5 November 2009
In a bid to close South Africa’s skills gap, the country’s colleges and sector education and training authorities – both now under the Department of Education – are to work closely together to increase college enrolment and place college students in workplace programmes.
Speaking in Cape Town this week, Higher Education and Training Minister Blade Nzimande said his department had taken over control of the country’s Sector Education and Training Authorities (Setas) from the Department of Labour.
He said that while it was business as usual at the Setas, the greatest weakness in South Africa’s skills development system was the lack of alignment between the country’s Further Education and Training FET colleges and Setas.
“That is what really requires a big improvement,” said Nzimande, adding that the National Board of FET colleges and the department would carry out an urgent national audit on the various institutions’ governance and administration.
The audit would also look at whether there were colleges that needed assistance on quality assurance.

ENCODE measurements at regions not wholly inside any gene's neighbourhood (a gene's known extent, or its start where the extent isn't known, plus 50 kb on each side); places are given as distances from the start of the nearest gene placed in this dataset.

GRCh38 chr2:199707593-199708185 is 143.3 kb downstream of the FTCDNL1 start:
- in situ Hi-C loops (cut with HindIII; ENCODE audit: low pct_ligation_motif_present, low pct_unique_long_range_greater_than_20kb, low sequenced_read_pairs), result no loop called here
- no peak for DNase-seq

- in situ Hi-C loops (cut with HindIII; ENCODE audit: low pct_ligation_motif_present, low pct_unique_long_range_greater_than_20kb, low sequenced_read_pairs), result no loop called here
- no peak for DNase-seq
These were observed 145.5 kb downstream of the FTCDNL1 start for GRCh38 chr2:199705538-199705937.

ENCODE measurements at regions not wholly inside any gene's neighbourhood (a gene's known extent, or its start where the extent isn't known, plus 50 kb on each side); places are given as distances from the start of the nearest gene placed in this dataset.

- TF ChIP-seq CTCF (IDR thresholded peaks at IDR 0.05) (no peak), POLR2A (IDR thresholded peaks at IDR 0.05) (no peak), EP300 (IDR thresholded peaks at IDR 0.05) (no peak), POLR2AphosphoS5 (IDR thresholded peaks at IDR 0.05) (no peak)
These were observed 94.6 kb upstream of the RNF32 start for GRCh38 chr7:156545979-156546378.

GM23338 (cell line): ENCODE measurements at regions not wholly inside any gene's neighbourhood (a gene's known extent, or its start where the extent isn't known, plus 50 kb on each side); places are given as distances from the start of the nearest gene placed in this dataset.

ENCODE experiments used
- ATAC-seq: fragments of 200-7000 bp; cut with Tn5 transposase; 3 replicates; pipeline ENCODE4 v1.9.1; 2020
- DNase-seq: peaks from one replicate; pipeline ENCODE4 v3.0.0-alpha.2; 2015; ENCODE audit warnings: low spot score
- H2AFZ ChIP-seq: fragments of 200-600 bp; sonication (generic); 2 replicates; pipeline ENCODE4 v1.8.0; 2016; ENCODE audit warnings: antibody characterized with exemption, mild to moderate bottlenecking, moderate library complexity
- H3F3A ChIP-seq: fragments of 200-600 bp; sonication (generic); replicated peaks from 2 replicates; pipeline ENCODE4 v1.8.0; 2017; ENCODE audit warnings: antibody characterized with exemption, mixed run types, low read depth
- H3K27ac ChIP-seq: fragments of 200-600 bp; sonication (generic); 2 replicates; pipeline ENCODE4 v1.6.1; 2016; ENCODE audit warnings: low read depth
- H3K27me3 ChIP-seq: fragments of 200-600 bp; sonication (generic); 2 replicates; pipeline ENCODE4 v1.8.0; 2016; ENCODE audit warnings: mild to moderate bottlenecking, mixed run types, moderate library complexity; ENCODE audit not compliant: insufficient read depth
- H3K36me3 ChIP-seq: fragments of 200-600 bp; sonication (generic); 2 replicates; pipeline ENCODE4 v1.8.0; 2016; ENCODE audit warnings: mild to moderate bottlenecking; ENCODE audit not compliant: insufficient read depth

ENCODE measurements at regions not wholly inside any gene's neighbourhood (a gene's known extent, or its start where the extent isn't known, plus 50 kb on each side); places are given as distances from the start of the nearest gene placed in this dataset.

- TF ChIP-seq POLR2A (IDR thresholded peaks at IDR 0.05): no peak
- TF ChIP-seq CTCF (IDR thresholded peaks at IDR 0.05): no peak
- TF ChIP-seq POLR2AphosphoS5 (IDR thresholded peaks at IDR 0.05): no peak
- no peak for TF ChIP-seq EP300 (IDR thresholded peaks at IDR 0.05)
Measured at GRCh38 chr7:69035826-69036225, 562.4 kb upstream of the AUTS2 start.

Institutions of choice
Nzimande said challenging work lay ahead to make FET colleges institutions of choice for more young people and adults.
“The shape of our post-secondary system is not appropriately balanced between universities and colleges, and while access to universities must be increased, enrolment in colleges must double in the next five years,” he said.
The department was also looking at better aligning the needs and provisions of training and skills development and would be looking at developing better research so that data on such things as skills shortage could be readily available, he said.
Setas were mandated to spend R16-billion and training, with the National Skills Fund making available a further R5-billion.
“Our commitment is on really strengthening the Setas and that they are accountable and able to spend this money in a systematic way,” he said.
Commenting on the government’s R2.4-billion training layoff scheme, Nzimande said the department would monitor Setas that were carrying out training under the scheme, to ensure that “each and every rand and cent is well spent”.
Continued government support
Debate has raged for some time over whether the country’s 23 Setas were responding adequately to SA’s skills challenge, and Nzimande pointed out that he didn’t believe that there was any need to scrap any of the Setas at present.
“I don’t buy this idea that just because there are problems with these Setas that we don’t need them,” he said.
Nzimande said a skills development summit was being planned for first half of 2010 that would look at questions such as whether the number of Setas should be scaled down or not.
He said that, although the Setas continued to face challenges, the government was committed to keeping them.
“We think they are the best vehicles we have at the moment.”